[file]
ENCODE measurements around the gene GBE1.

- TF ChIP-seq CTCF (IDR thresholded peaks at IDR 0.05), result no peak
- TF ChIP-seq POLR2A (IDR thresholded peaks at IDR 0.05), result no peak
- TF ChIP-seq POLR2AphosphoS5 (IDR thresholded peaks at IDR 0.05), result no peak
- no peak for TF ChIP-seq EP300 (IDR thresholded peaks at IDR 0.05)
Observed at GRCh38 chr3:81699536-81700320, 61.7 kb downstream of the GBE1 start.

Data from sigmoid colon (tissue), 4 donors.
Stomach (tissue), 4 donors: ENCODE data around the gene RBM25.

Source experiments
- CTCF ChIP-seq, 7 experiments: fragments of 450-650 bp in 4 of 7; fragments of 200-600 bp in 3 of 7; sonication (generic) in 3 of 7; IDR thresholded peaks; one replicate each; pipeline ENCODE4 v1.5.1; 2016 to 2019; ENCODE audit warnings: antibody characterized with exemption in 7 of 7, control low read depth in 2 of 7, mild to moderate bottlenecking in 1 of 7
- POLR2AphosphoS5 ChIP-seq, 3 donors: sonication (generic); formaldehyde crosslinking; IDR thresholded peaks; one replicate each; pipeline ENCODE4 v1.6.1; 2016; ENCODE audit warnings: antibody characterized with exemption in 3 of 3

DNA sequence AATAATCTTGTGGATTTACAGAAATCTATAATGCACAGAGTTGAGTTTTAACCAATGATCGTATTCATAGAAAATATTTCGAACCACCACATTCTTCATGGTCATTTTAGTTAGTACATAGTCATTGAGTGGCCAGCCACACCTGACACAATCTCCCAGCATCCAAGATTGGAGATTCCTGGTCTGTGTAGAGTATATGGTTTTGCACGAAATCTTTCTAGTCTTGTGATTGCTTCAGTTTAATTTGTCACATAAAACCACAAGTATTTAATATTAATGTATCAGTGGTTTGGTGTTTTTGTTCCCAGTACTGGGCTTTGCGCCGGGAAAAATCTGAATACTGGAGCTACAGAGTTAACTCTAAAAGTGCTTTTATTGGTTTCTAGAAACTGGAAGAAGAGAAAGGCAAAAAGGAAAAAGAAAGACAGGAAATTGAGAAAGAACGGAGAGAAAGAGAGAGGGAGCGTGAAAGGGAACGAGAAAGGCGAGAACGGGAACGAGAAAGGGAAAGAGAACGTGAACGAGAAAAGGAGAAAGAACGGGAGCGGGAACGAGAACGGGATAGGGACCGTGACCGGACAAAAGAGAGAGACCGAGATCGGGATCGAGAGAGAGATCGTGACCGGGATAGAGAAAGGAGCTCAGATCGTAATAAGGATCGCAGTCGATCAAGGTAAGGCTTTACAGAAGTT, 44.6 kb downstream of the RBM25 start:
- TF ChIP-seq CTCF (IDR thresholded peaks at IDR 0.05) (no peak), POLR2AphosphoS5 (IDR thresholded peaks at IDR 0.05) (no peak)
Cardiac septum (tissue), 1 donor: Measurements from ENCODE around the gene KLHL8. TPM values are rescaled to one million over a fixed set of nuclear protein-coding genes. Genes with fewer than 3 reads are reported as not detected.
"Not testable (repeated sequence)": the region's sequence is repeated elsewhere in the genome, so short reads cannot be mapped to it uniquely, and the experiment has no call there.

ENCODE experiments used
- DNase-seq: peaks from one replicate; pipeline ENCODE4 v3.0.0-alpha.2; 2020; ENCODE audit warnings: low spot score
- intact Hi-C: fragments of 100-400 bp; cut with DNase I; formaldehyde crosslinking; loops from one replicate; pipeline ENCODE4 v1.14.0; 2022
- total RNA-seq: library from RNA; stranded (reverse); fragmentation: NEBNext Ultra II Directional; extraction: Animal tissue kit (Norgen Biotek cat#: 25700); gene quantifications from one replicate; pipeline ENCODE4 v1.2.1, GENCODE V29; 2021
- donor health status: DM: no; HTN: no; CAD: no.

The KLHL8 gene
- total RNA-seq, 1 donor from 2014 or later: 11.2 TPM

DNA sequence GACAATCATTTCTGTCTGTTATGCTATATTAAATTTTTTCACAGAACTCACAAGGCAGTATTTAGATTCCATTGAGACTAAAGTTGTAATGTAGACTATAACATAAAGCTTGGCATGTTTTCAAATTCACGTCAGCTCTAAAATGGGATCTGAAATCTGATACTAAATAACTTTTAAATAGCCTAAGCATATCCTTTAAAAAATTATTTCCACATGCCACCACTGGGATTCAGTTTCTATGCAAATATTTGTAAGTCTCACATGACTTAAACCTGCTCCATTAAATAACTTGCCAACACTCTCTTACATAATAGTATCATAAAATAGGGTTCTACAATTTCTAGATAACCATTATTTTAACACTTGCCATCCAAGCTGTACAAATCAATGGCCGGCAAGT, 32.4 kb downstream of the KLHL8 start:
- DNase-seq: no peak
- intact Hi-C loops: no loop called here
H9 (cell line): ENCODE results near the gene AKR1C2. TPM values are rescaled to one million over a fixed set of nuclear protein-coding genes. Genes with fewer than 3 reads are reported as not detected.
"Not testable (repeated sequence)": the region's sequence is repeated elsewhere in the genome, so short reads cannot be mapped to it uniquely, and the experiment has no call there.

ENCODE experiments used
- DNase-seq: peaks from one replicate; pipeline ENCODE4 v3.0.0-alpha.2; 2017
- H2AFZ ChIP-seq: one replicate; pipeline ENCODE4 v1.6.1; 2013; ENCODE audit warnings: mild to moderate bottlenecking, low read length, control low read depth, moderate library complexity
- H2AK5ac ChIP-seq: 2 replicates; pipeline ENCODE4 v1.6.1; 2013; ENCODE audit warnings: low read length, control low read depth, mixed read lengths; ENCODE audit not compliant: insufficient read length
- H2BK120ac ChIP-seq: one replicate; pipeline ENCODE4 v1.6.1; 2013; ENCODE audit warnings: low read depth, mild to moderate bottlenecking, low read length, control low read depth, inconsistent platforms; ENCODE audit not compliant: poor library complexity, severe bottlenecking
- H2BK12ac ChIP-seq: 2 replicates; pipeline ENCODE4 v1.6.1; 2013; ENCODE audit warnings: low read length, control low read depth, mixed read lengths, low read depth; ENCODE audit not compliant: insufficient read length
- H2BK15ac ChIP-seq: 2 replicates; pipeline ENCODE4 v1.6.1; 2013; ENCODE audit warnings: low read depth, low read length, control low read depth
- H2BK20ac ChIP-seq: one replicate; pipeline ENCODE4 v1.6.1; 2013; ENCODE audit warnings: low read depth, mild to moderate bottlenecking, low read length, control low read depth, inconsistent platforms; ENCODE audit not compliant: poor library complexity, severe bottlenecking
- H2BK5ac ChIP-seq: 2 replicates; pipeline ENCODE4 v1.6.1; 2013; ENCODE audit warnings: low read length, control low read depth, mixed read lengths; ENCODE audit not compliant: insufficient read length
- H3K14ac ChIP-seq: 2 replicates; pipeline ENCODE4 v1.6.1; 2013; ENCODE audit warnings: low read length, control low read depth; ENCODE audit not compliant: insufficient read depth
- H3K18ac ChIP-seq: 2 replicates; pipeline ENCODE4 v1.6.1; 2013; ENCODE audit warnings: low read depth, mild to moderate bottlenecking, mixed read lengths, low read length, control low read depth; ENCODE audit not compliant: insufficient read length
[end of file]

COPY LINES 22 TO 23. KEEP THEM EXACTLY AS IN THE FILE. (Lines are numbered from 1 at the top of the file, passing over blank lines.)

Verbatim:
- total RNA-seq, 1 donor from 2014 or later: 11.2 TPM

DNA sequence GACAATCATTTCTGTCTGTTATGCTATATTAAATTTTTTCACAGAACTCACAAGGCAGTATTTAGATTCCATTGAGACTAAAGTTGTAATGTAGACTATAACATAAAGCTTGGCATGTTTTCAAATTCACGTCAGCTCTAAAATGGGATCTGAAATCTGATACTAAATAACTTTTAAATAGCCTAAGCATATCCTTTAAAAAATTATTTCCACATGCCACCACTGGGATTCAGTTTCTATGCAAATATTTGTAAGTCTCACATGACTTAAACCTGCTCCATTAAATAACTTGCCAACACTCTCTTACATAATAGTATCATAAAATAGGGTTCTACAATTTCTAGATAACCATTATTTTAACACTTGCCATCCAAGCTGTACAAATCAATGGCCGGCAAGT, 32.4 kb downstream of the KLHL8 start: